The UK Government yesterday released a short paper on legislating for the extension of Article 50 following the UK’s formal acceptance of the extension proposed by the EU.
It notes that the Government has now laid before the UK Parliament the draft Statutory Instrument (SI) that would amend the definition of “exit day” under the EU (Withdrawal) Act 2018. The SI is two-fold: if the Withdrawal Agreement was approved by the House of Commons before 11pm on 29 March GMT, “exit day” would be 11pm on 22 May 2019; otherwise, it would be 11pm on 12 April 2019 GMT. As we explain in our blog post here, the SI is subject to the affirmative procedure and needs to be approved by both Houses of Parliament before it comes into effect.
It notes that the extension agreed by the EU and the UK is legally binding under international law (and in our view the Council decision on the extension would also be legally binding under EU law). This means that even in the unlikely event of the UK Parliament rejecting the SI on the Article 50 extension, a “cliff-edge” Brexit on 29 March 2019 should not occur as the UK would still be an EU Member State at least until 11pm on 12 April 2019 and the EU and its Member States would treat it as such.
The paper, however, acknowledges the “serious problems and uncertainty with regard to the domestic statute book” that would arise if the SI was not approved by both Houses by 11pm 29 March 2019. A large body of EU exit laws that legislates for the moment when EU law ceases to apply comes into force on “exit day”, which currently is 29 March 2019, and if not amended, would create a clash between existing EU rules and new UK rules as they would become simultaneously applicable.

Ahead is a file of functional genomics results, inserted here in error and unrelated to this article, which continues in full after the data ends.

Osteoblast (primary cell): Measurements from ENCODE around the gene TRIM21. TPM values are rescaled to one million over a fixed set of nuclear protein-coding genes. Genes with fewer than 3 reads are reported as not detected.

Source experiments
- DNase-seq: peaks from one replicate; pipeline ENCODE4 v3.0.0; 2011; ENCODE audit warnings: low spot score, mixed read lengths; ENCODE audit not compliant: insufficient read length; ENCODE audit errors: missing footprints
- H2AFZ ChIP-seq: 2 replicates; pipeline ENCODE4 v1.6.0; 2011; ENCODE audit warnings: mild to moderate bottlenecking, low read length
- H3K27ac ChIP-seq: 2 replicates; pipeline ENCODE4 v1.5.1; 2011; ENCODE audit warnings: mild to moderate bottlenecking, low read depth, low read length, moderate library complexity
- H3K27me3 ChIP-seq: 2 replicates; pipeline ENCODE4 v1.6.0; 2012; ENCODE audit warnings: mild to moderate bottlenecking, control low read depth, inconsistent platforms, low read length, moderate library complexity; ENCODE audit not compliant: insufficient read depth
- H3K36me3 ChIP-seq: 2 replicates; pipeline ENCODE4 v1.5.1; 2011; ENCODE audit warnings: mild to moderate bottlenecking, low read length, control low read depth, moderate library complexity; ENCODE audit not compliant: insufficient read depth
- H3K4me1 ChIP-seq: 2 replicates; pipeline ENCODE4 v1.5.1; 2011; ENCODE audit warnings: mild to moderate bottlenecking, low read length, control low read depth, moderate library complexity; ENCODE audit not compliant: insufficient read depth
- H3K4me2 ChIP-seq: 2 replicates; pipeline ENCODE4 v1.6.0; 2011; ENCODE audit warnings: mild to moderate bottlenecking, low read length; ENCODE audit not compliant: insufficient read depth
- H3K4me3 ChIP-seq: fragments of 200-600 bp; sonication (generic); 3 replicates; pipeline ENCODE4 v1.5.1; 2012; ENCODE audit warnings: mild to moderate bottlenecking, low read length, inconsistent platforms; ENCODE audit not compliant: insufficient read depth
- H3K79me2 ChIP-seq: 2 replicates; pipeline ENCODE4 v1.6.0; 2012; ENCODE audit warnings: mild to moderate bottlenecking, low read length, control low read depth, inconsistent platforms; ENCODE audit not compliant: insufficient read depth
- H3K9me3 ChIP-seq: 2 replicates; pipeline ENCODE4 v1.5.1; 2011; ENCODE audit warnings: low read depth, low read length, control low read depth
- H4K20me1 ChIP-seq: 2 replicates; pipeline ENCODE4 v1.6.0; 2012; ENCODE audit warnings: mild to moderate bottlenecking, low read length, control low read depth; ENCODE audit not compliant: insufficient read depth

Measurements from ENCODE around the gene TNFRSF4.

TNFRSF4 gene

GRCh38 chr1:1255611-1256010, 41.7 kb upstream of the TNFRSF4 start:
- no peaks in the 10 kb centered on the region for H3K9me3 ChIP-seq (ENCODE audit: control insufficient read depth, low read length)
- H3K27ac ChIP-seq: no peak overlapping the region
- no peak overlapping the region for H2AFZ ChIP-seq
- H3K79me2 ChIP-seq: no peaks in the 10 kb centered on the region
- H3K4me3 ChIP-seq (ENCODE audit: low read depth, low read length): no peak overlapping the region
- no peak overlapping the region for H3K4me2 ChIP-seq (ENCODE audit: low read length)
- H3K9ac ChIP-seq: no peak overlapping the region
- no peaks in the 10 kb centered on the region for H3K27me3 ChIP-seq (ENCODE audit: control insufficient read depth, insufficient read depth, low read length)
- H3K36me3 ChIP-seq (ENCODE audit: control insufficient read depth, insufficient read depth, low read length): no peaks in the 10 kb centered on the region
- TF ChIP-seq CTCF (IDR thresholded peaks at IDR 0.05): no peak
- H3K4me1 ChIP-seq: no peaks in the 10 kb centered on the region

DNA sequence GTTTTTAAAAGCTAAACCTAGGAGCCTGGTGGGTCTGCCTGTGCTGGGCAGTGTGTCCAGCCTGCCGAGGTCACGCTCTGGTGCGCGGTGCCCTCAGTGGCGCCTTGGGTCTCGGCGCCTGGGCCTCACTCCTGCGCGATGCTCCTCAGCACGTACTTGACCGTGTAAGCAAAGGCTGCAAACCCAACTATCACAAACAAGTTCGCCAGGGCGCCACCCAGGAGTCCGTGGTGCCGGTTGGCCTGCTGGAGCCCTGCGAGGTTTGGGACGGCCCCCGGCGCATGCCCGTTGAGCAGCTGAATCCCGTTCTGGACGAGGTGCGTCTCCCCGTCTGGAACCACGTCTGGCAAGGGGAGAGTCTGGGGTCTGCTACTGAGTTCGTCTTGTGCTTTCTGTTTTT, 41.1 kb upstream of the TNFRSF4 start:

In the event the UK Parliament passes the Withdrawal Agreement after 29 March 2019 or the UK proposes a course of action, different from a “no-deal” exit on 12 April 2019 (following the agreement reached with the EU on the terms of the current extension), the UK can technically request another extension, although any further delay to exit day will still require the unanimous approval of the EU27. Any subsequently agreed extension(s) would require an SI(s) to be passed to reflect the new exit date.